By its official opening date, there will be 187 customer service agents available to guide customers through the process of purchasing insurance. These so-called “navigators” will be able to enroll eligible Coloradoans in Medicaid and to calculate subsidies for those eligible. There will be a group of navigators dedicated to Spanish-speakers and the Exchange has outside access to experts who can assist customers in 173 different languages.
Despite its successful creation, Connect for Health Colorado recognizes that the glitches are inevitable. The largest identified to date resulted in a recent “red light warning” signaling a potential problem with data sharing between the Exchange and Colorado’s Medicaid system.
While Colorado’s Exchange leadership and managers from exchanges throughout the country are pressing the federal government for a workable solution, there are reports that the Social Security Administration data system will be off-line four hours every night, causing enormous slowdowns. However, Connect for Health Colorado indicated it will employ a contingency plan as a temporary solution if needed.
The other significant issue identified concerns the availability of premium subsidies for family coverage for employees of small businesses. According to ACA regulations, employees covered by small-group employers can opt out of employer-sponsored coverage and have the potential to receive federal subsidies to purchase insurance through the exchange if their employers’ plans are deemed unaffordable (meaning that the plans costs more than 9.5 percent of their employees’ income).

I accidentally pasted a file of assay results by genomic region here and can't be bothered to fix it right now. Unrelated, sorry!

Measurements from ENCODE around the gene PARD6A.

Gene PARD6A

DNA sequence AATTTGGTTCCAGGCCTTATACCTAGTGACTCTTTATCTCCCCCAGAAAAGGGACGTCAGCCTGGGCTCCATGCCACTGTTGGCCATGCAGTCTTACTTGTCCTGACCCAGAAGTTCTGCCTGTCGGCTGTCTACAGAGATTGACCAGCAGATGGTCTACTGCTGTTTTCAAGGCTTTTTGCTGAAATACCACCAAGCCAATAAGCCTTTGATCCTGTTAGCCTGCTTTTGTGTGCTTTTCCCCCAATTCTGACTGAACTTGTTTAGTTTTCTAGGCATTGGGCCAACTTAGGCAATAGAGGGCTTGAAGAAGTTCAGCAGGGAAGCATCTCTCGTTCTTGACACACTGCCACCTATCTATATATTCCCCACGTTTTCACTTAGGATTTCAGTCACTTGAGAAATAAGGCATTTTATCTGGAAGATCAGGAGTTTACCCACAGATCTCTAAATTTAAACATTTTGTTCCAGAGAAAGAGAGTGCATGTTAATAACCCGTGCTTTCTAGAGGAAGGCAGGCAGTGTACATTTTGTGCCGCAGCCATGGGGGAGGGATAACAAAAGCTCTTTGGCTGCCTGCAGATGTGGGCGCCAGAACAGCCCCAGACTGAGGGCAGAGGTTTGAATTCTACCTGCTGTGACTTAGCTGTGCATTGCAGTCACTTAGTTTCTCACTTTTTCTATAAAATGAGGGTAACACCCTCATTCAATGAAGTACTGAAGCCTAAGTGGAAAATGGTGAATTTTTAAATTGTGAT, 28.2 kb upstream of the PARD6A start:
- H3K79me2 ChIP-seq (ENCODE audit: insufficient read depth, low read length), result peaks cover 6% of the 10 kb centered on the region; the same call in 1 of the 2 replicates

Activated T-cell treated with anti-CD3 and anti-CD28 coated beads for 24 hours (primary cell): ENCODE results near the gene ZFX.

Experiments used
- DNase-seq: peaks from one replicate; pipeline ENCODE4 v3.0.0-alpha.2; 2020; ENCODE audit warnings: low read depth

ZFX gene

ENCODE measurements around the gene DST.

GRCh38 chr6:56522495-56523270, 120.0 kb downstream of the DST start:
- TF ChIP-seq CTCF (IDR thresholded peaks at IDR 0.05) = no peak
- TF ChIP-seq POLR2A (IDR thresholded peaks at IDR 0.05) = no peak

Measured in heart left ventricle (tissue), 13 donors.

This rule, however, is based on the cost of an individual health plan. If the employee is offered both an individual plan and a family plan through his/her employer that costs in excess of 9.5 percent of his/her income, the employee’s family is ineligible to receive premium subsidies in the Exchange. Members of the oversight committee from both parties have criticized the effect of this rule on vulnerable populations.
While all states are preparing for glitches, not all states are expected to fare as well as Colorado. Almost half of the states rejected the Medicaid expansion. As a result, an estimated 5 million of the nation’s poorest individuals will not be able to get coverage in 2014. Similarly, 34 states elected not to set up their own marketplace, opting instead to have the federal government run their exchanges.
While federal employees will operate exchanges in these states, the federal government is stretched thin and problems for consumers and insurers alike are anticipated. Some of these states have been working with the federal government to make sure health plans meet the new standards and will assist with customer service.
Other states, such as Alabama, Oklahoma, Texas, Wyoming and Florida, however, had explicitly decided that their respective insurance commissioners will not review health plans to ensure consumers are protected. For example, in Missouri, a 2012 initiative passed by voters specifically prohibits state workers from providing any assistance to its health insurance exchange. And, in Florida, the legislature and governor stripped the insurance commissioner of his authority to block rate hikes for the next two years. Since this power rests with the states, insurance companies will be permitted to raise some premiums as much as they choose in 2014 and 2015.
As is the case with almost every aspect of Obamacare, rancorous debate surrounds how effective the state exchanges will be controlling costs and providing consumers with a transparent marketplace to shop for individual and small-group insurance. While there will be winners, losers and wide-spread glitches, its apparent that Coloradoans have a bit of an advantage.